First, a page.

The first sentence of Patrick O'Connor's March 10 Politico article on the Employee Free Choice Act:
Republicans on both sides of the Capitol are using a divisive labor union bill to raise cash and launch new attacks on Democratic supporters of the measure, which would ease unionizing requirements.
The first sentence of Lisa Lerer's March 10 Politico article on the Employee Free Choice Act:
Sen. Tom Harkin (D-Iowa) and Rep. George Miller, (D-Calif.) are pushing back on the idea that a divisive labor union measure is in trouble, insisting there has been "no erosion" of Democratic support for the Employee Free Choice Act.
The first sentence of Alex Isenstadt's March 10 Politico article on the Employee Free Choice Act:
Senate Majority Leader Harry Reid weighed in on a divisive labor union bill introduced in both chambers of Congress today, saying he's confident he can round up votes to pass the measure in the Senate.
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Jon Scott, host of Fox News' weekly media analysis program, Fox News Watch, claimed that Vice President Joe Biden's appearance at the AFL-CIO executive council meeting was "closed to the press," adding, "We don't have any idea what he said there." In fact, the White House released a transcript of Biden's AFL-CIO speech, and "a pool of print reporters" reportedly covered the speech at the request of the White House.
In an AP "analysis," Tom Raum suggested that President Obama is to blame for job losses since he took office -- an argument rejected even by conservative CNBC host and National Review Online economics editor Larry Kudlow.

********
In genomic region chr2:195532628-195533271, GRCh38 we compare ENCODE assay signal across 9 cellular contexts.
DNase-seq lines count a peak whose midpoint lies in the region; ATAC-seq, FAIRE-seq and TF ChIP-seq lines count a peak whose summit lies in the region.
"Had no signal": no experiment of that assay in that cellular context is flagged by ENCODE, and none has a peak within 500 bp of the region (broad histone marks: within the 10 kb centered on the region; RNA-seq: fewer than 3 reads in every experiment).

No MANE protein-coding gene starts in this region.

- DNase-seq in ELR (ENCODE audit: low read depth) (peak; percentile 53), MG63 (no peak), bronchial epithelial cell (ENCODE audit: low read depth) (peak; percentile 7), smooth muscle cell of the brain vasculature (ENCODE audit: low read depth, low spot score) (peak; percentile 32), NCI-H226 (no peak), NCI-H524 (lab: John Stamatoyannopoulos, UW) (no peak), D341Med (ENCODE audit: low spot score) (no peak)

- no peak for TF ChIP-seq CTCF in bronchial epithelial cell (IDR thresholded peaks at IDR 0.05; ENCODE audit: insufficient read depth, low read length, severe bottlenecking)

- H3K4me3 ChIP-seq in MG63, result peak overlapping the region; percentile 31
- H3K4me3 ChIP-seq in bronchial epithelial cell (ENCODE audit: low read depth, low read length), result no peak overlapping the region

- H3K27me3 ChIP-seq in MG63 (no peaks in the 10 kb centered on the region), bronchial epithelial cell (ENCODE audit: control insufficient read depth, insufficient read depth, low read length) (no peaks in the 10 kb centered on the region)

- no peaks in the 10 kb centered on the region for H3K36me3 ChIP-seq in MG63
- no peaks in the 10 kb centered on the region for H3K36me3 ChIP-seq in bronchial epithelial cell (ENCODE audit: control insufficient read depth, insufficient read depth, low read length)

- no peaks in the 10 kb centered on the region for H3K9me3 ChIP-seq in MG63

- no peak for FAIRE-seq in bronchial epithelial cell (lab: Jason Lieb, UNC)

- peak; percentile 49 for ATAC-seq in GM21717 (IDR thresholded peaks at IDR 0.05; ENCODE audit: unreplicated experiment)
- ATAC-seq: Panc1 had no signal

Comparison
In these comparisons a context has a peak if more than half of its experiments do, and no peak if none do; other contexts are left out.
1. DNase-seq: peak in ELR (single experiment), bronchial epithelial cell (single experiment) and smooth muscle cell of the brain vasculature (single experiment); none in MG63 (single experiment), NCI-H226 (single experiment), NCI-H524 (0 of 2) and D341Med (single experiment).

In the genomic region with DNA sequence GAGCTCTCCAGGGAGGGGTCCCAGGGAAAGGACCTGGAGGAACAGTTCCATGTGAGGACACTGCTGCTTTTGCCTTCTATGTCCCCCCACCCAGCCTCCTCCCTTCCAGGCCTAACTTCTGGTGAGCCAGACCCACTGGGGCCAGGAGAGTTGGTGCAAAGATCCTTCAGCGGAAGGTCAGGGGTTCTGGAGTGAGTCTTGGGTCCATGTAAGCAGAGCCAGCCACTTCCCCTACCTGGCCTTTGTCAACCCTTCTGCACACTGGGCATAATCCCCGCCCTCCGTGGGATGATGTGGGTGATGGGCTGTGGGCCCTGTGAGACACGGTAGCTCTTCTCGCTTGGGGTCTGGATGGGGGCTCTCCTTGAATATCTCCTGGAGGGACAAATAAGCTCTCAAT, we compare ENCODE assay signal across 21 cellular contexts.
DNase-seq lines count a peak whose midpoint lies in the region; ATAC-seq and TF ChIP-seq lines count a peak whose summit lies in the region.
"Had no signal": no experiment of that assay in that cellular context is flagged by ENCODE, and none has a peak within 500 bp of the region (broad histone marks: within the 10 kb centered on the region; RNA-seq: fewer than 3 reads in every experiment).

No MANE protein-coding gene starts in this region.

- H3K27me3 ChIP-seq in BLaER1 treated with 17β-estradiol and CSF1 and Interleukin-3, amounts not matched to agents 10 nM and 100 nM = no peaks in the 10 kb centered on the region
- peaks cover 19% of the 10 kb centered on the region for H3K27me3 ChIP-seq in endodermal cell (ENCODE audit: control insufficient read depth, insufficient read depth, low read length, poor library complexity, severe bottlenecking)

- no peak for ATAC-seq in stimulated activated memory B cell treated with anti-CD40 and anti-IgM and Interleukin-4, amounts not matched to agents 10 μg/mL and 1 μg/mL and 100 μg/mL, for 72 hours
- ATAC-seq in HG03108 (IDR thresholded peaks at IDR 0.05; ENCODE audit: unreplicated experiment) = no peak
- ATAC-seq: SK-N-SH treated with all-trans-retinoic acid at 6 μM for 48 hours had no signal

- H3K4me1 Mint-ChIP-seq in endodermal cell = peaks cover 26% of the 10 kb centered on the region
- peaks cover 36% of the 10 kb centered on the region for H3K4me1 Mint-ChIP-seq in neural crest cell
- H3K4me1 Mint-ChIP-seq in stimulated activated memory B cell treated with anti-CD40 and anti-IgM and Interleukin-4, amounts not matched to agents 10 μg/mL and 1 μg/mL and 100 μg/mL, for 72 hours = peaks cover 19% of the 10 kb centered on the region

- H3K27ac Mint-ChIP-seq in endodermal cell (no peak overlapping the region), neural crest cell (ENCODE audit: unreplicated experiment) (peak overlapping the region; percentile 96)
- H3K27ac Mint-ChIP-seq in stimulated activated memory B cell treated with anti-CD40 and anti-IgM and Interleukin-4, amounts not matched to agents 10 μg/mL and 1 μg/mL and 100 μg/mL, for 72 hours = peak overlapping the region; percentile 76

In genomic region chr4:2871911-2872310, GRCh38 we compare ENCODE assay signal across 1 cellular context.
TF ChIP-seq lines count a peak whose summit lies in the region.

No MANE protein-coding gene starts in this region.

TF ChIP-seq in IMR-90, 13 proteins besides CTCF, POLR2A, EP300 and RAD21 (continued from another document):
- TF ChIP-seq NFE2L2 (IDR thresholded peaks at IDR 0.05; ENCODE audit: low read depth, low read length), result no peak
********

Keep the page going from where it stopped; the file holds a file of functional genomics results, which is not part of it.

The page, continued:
Not a word Wednesday night from ABC, CBS or NBC about the Journal's big A1 story yesterday:
As bad as 2008 was for Merrill Lynch & Co., it was very good for Andrea Orcel, the firm's top investment banker. Although Merrill's net loss ballooned to $27.6 billion last year, Mr. Orcel, 45 years old, was paid $33.8 million in cash and stock, just shy of his pay in 2007.
The networks have all recently reported on the pay of middle class autoworkers while the Big Three looked for a government bailout. But the nets didn't care about the fact that Merrill Lynch, which has benefited from taxpayer support (indirectly via TARP funds), lost $27 billion last year yet nearly 150 employees were paid more than $3 million. Or that:
Thomas Montag, the head of global sales and trading at Merrill, made $39.4 million in 2008, even though his first day on the job was in August.
Nope, nothing to see here, folks.
Joe Scarborough stated that "the average unemployment rate for 1984" was the "same that the unemployment rate is right now" and then added: "[A]nd ... 1975, it was nine [percent]; 1982, it was about 11 percent, and we didn't nationalize everything then and ... we didn't say we're going to put a stimulus bill out there to get people back to work right now and spend money we didn't have." But during a Morning Joe appearance with Scarborough less than a month earlier, Nobel Laureate Paul Krugman explained why "we can't do the things we did in the '80s" to fix the economy.
Amid reports that MSNBC's Larry Kudlow is considering a run against Connecticut Senator Chris Dodd, Media Matters for America decided to check out what Kudlow has said about Dodd in the past. We came across this column from 2007, which is interesting for a couple of reasons: Describing a hearing in which Fed Chairman Ben Bernanke testified about the then-strong economy, Kudlow accuses Dodd of "harping about income inequality and wage stagnation, trying to change the subject from the excellent economic news and pave the way for a tax hike on the top, most successful American earners."